At 12 950km², Ruaha is only marginally smaller than the Serengeti, and is pristine and untouched Africa, unsullied by minibus tourism and large lodges with electric lights, discotheques and glitzy curio shops. Infested with tsetse fly, Ruaha is bordered in the north by the Kizigio and Rungwa River Game Reserves, and together they form a 26 500km² conservancy, one of the biggest in East Africa. By road, it is a five-hour journey from Iringa, but there is also an airstrip at Msembe for fly-in safaris. The best months to visit are from July to November when the animals congregate around the water holes, but the park is stunning all year round. Ruaha is visually a treat, with rocky outcrops and mountain ranges giving it a topography that ranges from 750m to 1 900m on the Peak of Ikungu Mountain, and the focal point of the reserve is the Great Ruaha River, with its deep gorges, swirling rapids - and excellent fishing. With over 10 000 elephant, 30 000 buffalo, 20 000 zebra and huge populations of lion and leopard (not to mention more than 400 bird species) Ruaha is a naturalist's paradise.


At 2 600km², Tarangire is far from being the biggest of the Tanzanian parks, but its unrivalled landscape of open plains, dotted with thousands of baobabs, is unforgettable. About 120km south of Arusha on the Dodoma road, Tarangire rivals the Serengeti for the size of the game herds that congregate here at peak season (June to November). This is when many of the animals crowd around the only source of permanent water in the park, the Tarangire River. This is also the best place in Tanzania to see really big herds of elephant - up to 300 at a time. Tarangire is another park known for its tree-climbing lions, and for its very big herds of buffalo. This is one of Africa's little-known gems and should be on the itinerary of all lovers of wilderness and solitude. The game numbers are staggering: 30 000 zebra, 25 000 wildebeest, 5 000 buffalo, 3 000 elephant, 2 500 Maasai giraffe and over 1 000 fringe-eared Oryx (gemsbok). Predators include lion, cheetah and leopard, and birders will want to look out for the endemic ashy starling, rufous-tailed weaver and black-collared lovebird.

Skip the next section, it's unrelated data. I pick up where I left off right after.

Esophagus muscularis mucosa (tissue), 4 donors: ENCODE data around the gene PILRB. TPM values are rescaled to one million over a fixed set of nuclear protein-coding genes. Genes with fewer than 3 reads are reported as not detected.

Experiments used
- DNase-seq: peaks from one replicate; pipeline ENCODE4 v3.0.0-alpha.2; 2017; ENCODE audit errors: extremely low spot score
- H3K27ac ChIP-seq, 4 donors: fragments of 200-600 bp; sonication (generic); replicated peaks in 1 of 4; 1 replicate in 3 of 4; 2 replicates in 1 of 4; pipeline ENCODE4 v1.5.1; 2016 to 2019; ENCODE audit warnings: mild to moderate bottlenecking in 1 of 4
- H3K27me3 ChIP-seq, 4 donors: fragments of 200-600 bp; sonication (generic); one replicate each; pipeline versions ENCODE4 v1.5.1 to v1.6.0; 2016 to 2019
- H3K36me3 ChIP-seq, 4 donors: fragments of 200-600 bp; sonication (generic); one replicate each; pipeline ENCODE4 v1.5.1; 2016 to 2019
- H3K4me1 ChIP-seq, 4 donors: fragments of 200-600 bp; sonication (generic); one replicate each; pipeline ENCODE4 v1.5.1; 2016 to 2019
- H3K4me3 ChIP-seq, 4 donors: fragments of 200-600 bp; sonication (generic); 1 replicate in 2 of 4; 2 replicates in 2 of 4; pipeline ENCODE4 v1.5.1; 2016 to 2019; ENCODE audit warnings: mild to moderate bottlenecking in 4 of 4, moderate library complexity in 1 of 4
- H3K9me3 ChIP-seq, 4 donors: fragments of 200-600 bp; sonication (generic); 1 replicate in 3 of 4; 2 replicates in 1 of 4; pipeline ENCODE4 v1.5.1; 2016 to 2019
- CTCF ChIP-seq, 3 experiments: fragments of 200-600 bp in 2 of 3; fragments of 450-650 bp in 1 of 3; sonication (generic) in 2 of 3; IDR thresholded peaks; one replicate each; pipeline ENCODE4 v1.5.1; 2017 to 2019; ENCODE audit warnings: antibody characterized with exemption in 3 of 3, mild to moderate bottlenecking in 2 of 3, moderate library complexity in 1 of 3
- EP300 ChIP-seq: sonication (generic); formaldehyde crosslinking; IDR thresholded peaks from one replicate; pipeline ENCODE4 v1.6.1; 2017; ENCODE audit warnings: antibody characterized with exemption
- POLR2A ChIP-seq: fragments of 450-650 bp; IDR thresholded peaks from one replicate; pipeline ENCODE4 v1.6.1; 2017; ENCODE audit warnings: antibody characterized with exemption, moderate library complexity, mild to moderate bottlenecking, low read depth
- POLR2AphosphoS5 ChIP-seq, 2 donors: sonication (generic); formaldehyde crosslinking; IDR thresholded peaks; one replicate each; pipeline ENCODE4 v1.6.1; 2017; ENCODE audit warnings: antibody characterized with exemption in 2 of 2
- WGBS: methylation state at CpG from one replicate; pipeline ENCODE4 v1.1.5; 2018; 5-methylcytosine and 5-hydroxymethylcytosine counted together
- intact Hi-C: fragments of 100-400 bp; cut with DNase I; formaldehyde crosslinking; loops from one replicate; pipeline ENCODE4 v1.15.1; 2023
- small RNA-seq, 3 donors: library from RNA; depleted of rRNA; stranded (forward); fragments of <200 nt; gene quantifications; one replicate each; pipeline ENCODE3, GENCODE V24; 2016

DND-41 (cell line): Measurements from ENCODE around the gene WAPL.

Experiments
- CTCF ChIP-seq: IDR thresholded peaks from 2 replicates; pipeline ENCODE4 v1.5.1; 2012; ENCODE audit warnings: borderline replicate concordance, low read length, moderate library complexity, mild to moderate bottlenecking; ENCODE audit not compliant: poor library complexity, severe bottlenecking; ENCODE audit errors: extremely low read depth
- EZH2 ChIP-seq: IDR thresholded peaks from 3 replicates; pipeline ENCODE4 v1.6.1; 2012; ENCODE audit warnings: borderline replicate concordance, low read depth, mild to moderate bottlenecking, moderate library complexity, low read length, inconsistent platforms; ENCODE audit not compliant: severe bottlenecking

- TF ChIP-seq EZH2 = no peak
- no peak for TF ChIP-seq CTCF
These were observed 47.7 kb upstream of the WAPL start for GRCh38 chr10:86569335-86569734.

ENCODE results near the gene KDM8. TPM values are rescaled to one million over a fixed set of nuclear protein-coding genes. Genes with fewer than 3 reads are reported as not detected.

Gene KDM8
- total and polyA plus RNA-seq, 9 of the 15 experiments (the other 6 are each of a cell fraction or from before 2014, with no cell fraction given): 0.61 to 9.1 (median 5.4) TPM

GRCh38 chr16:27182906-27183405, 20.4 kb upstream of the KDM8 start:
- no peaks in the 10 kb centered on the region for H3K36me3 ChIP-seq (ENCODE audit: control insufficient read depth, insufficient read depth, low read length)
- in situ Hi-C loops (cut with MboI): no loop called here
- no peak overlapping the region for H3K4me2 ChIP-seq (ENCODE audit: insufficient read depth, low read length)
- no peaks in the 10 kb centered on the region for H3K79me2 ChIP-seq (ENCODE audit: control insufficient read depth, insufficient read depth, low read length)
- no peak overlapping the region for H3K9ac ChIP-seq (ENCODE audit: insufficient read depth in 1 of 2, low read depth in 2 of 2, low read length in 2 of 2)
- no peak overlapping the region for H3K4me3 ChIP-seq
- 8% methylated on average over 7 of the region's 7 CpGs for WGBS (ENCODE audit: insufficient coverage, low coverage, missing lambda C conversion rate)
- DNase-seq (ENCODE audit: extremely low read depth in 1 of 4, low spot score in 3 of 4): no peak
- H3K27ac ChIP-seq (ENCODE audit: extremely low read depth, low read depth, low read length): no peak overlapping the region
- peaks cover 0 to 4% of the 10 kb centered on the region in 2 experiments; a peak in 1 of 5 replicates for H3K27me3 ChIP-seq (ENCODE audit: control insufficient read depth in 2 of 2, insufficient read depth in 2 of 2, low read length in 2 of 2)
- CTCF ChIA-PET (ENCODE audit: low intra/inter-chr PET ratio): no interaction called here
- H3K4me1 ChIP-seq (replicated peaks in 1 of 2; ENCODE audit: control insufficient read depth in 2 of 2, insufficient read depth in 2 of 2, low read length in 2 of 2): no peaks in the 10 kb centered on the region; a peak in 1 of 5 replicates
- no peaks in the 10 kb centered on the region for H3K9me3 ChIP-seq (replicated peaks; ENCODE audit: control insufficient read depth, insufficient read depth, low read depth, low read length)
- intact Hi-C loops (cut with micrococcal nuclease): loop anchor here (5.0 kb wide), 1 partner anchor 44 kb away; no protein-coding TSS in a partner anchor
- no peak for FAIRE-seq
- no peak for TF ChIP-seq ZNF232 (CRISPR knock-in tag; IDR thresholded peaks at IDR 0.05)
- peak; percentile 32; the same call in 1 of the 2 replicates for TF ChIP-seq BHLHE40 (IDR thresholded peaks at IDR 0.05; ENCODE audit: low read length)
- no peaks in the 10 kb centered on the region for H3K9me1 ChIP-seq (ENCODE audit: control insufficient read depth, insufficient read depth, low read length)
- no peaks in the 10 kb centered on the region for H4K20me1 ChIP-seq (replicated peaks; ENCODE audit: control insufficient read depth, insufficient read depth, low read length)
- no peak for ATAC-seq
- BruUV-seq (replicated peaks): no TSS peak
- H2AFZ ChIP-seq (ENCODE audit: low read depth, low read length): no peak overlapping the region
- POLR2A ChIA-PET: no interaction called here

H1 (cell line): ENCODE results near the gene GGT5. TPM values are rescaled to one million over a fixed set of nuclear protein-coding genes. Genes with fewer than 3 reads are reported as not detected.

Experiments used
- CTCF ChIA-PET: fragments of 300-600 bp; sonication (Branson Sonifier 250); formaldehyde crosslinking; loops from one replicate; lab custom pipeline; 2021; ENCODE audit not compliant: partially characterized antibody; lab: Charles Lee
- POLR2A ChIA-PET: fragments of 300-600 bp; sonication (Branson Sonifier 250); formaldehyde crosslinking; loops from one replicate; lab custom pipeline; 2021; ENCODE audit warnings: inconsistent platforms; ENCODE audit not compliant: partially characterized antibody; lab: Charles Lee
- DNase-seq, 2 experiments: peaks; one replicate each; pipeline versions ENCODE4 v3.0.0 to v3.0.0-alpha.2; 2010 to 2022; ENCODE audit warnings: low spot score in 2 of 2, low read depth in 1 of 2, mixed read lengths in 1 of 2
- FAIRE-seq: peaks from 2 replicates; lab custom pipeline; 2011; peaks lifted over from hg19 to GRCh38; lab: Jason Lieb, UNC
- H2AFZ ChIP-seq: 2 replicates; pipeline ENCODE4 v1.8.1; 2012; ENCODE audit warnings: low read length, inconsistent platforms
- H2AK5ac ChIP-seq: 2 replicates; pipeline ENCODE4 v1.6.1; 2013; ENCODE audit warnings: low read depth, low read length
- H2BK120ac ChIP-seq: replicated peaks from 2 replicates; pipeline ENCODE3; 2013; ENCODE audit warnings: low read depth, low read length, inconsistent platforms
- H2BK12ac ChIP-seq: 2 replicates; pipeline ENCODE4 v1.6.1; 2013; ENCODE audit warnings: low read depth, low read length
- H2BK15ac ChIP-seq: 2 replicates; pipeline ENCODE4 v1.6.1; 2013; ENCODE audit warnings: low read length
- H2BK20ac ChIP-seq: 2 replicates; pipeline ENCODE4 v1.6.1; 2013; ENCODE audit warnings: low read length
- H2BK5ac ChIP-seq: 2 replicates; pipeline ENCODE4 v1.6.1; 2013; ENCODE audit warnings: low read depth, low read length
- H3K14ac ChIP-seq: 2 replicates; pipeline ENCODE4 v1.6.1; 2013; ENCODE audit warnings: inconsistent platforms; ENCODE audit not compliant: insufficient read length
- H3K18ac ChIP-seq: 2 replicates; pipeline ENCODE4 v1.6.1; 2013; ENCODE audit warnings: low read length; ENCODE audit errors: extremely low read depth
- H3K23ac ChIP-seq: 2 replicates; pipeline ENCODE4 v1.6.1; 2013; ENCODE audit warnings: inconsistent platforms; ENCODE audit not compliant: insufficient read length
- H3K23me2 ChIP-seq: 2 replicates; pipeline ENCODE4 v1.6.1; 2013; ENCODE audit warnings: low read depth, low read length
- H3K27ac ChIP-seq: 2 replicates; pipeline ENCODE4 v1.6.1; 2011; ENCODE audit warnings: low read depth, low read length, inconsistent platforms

This park is on the shores of Lake Tanganyika and chimpanzees are more easily seen here in their natural habitat than anywhere else in the world. Gombe was created to protect the chimpanzees and is set in the beautiful Mahale Mountains. It is renowned for fantastic sunsets over Lake Tanganyika and Eastern Zaire, which makes it an essential stop for the keen photographer. The habitats include rain forests, grasslands, alpine bamboo and woodland. The best time to visit is between May and October


This is the ultimate African wilderness experience, a vast region of largely unexplored bush, teeming with wildlife, and with almost no roads into the hidden interior. Selous is a bird watchers paradise with over 350 species of bird, walking is permitted (with an armed ranger) and with 2,000 species of plants to see makes this a most diverse sanctuary to explore. Bisected by the mysterious Rufiji River, the Selous is one of the most remote and least visited parks in Africa and, at 55 000km², is the second biggest conservation area in Africa, and the largest game reserve on the continent, and a proclaimed world heritage site. To give scale to these figures, the reserve covers an area more than twice that of Denmark, is bigger than Switzerland and is nearly four times the size of the Serengeti.

The Selous is a grand African experience. Once home to the biggest concentration of elephant on the continent (over 110 000) the "Ivory Wars" of the late 70s and early 80s had a devastating effect on the herds, reducing numbers to an estimated 30 000 to 50 000 today. The black rhino population was similarly laid waste, and today there are perhaps 150 to 200 left out of a population of 3 000 in the early 70s. It would be easy to reduce the Selous to just a set of numbers - 120 000 buffalo, 150 000 wildebeest, 50 000 zebra, an estimated half the African population of wild dog, some 4 000, 350 bird species, 50 000 impala, and a mere 2 000 visitors a year - but that would be doing it an injustice.

The defining feature of the Selous is the great Rufiji River, which naturally splits the ecosystem into two distinct parts. Stiegler's Gorge, 100m deep and 100m wide, is a magnificent natural feature with a rickety and gut-wrenching cable car that ferries safari vehicles across the river - not for the faint of heart. While the bulk of the reserve is miombo (brachystegia) woodland, there are sections of magnificent grass plains, wetlands and swamps and areas of dense canopy forest.

Perhaps the most sublime way of exploring the reserve is by boat, meandering through channels and swamps, and exploring hidden lagoons where elephant often come to bathe. Angling in the river for tiger fish and the giant catfish (vundu), which can reach up to 50kg, can be an exciting way to pass an evening, keeping a wary eye open for crocodiles, hippo and lion.

Other national parks include Katavi, Kilimanjaro, Mahale Mountains, Rubondo and Udzungura Mountains.